Excerpts From The Prison Ashram Project’s Journal, Inside Out
It’s a pleasure to offer these excerpts from Inside Out, the journal of the Hanuman Foundation’s prison-ashram project.
I wonder how I should begin. Should I say I am happy or sorry to see you all here? Certainly I am not happy to see you in prison. At the same time I am happy to see you interested in Yoga and in making your lives more beautiful.
Cain’s later history was not recorded. We know a few facts, that he was cursed from the ground because of his brother’s blood, that he was doomed to be an outcast and a wanderer, that he bore a mark from God. He fled society and dwelt in the land of Nod, east of Eden.
... and not a drop to drink ...
Coy Armstrong moved to Cane Creek from Wilkes County in 1922, when he was eight years old. He has walked his land thousands of times, and probably knows Cane Creek better than anyone.
Distillate of Rainbow is an ancient and natural remedy for the relief of tension and nagging worries.
“But it all sounds the same.”
Several years ago I was asked by an instructor in the English Department of a local university to give a lecture on the work of a recent American poet. At first I thought that would be a difficult task, given the diversity of the past century, but then, scanning my library, my eyes alit upon a book of poems by a poet so peculiarly Southern that he had been ostracized by critics and other poets for being overly provincial and at times a bigot. Here was a man, given all his supposed violence, racism and provincialism, who expressed more of the South than any other poet — and as a poet, its soul — and surely within him, I thought, there would be those footnotes to Southernness: sin, redemption, and guilt. I was not disappointed, and I found in James Dickey not only these allegedly “Southern” themes but also something else — that universal struggle betweeen the spirit and the flesh. However grotesque his imagination was, this man, I felt, had more to say about the matter than any other living poet.
When I was ten years old I passed through a period when I could not sleep. Probably the first sleepless night was an accident, or perhaps the first two, but I began to worry about them, and soon I couldn’t sleep at all. Long before bedtime I would start feeling anxious, and however tired I might have been all evening, by the time I was ready for bed I was awake and alert. In my anxiety I would go to my parents, trying to laugh, make light of it all, and they would laugh with me, aware of my worries and wanting not to add to them. We would laugh at my comic arrival in their bedroom, at ten o’clock, eleven, eleven-thirty, at twelve; when it got that late they would say, “Oh David, are you still awake?” and I could see the concern behind their smiles, and perhaps a trace of annoyance, as they let me come with them into their bed, and promised that if I were too tired the next day, I would not have to go to school.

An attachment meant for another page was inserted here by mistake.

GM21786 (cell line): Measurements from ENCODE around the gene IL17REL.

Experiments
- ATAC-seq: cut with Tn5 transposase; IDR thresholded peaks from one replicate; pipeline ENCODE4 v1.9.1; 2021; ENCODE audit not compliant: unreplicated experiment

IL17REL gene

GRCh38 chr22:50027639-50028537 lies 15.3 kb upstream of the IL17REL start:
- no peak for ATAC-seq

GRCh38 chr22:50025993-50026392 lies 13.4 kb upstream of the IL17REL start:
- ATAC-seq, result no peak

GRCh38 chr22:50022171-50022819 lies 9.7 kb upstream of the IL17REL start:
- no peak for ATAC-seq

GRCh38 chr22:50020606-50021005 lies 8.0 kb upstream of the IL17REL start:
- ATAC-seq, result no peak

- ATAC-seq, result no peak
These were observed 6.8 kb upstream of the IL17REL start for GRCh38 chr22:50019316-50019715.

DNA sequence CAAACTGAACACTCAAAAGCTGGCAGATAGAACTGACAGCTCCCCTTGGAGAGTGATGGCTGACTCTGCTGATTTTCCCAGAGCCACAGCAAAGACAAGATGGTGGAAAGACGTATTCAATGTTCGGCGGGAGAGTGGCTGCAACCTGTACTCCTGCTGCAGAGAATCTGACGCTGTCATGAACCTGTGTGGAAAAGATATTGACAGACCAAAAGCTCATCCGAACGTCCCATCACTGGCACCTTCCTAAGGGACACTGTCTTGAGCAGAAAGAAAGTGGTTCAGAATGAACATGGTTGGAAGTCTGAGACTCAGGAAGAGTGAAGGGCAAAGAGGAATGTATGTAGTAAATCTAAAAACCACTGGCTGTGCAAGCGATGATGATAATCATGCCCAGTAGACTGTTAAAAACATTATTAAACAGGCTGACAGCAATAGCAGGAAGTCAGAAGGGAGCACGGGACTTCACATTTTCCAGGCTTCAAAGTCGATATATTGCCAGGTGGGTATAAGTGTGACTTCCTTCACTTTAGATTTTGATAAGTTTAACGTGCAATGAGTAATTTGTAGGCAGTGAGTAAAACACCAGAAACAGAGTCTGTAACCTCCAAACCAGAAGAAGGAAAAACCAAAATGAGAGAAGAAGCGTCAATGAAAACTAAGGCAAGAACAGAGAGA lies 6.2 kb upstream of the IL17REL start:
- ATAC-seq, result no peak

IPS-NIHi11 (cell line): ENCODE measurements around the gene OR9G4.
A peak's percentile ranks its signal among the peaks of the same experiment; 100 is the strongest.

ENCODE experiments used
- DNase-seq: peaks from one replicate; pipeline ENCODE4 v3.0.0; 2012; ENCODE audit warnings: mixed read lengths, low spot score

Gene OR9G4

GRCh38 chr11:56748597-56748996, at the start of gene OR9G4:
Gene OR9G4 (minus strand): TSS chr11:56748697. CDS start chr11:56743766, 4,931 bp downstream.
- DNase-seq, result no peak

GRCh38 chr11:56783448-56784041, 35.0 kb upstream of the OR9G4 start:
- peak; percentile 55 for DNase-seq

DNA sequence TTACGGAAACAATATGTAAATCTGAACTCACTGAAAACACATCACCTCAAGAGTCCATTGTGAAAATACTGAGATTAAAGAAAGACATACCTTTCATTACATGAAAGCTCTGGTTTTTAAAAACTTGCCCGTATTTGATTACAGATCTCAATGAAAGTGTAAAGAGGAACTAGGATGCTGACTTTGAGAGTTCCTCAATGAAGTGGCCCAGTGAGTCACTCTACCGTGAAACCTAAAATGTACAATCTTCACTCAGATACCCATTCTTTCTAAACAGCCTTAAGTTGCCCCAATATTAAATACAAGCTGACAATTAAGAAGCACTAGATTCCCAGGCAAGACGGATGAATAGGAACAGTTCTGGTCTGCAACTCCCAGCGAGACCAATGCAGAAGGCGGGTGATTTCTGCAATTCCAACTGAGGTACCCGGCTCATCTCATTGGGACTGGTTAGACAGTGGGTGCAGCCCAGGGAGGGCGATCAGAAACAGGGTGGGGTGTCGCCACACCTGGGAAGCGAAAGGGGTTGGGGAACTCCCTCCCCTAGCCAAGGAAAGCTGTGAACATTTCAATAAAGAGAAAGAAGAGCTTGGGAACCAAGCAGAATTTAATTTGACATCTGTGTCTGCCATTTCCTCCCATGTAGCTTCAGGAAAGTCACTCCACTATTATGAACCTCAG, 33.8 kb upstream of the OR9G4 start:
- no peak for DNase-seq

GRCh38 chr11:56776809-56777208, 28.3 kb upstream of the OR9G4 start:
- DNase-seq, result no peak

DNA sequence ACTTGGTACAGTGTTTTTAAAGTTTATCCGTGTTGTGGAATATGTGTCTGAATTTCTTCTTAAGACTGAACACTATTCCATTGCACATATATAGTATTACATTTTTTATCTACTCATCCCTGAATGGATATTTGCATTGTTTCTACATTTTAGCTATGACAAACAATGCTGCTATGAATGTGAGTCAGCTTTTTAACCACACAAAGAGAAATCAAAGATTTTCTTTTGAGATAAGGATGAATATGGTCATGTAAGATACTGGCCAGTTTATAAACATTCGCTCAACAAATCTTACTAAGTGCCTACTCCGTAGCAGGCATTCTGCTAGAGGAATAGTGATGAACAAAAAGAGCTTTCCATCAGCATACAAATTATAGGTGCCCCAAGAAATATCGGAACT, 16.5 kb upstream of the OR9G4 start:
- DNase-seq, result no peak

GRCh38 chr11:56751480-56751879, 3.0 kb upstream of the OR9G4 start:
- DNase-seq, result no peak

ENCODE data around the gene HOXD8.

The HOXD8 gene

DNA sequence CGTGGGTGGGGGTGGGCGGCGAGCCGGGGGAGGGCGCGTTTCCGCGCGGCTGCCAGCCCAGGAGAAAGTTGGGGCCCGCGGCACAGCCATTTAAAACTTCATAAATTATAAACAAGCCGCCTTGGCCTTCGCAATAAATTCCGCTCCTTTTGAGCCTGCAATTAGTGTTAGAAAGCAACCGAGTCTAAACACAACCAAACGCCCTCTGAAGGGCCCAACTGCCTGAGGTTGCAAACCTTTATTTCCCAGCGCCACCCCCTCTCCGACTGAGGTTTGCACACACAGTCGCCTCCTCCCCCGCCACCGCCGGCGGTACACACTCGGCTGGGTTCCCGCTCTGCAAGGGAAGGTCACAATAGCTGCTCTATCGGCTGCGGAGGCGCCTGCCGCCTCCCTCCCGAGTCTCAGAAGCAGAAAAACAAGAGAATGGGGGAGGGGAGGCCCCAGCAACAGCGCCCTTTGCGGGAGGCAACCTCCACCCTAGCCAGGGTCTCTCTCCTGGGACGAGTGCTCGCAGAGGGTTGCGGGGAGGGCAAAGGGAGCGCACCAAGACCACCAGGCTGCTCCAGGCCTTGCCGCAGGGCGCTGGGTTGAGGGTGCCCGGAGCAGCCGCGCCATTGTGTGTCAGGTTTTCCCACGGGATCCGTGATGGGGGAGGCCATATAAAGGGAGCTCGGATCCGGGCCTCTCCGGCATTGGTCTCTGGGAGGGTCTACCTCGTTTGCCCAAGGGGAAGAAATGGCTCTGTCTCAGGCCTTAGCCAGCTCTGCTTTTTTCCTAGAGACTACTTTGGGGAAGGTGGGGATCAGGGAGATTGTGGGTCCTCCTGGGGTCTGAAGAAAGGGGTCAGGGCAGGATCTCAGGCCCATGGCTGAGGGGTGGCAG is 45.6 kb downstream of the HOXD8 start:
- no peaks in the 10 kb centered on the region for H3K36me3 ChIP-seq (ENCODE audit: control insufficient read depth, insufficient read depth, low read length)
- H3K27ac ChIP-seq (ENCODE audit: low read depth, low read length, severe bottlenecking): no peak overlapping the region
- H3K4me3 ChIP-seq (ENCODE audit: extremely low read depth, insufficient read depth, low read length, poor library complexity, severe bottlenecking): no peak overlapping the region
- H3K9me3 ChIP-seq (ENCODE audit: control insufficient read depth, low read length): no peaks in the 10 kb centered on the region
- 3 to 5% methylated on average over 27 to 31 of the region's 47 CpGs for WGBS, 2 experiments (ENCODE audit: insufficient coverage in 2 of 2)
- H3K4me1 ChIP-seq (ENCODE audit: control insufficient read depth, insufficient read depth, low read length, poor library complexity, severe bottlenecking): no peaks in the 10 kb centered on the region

Fletcher E. Driscoll felt the day getting warmer. He was in the back seat of a Land Rover, blindfolded. It must be noon, he thought, bouncing along what seemed to be a crude jungle road. Every so often he felt the vehicle dig into soft ground, and heard the splashing of water. Streams were being crossed, thought Driscoll. He began counting them, but lost his place between 17 and 18. Driscoll felt hungry and took several fresh donuts he had brought with him for the journey out of the pocket of his J. Press tropical seersucker. The intense heat had melted one chocolate donut. Driscoll felt the chocolate in his pocket. He saved what he could with his fingers.
The life insurance salesman will be here soon. He will put it to him bluntly: he has responsibilities. In his case, there are photographs of the funeral. He is a handsome corpse. He feels flattered. There is a picture of his wife and daughter, dining in an expensive restaurant. They are dressed in mourning, but they look satisfied when the waiter arrives with the check. The waiter is affectionate. He pats the daughter’s head, slips his hand under the wife’s skirt. She squirms. He draws out a golden hatchet. There is a close-up of the hatchet. His name is engraved on the handle. The spelling is wrong. “NO SALE,” he bellows, hurling the photograph at the salesman’s head. It flutters to the floor like a lady’s handkerchief, damp with tears.
I’ve been corresponding with Carl Harp for more than a year. He’s serving a 95-year-min…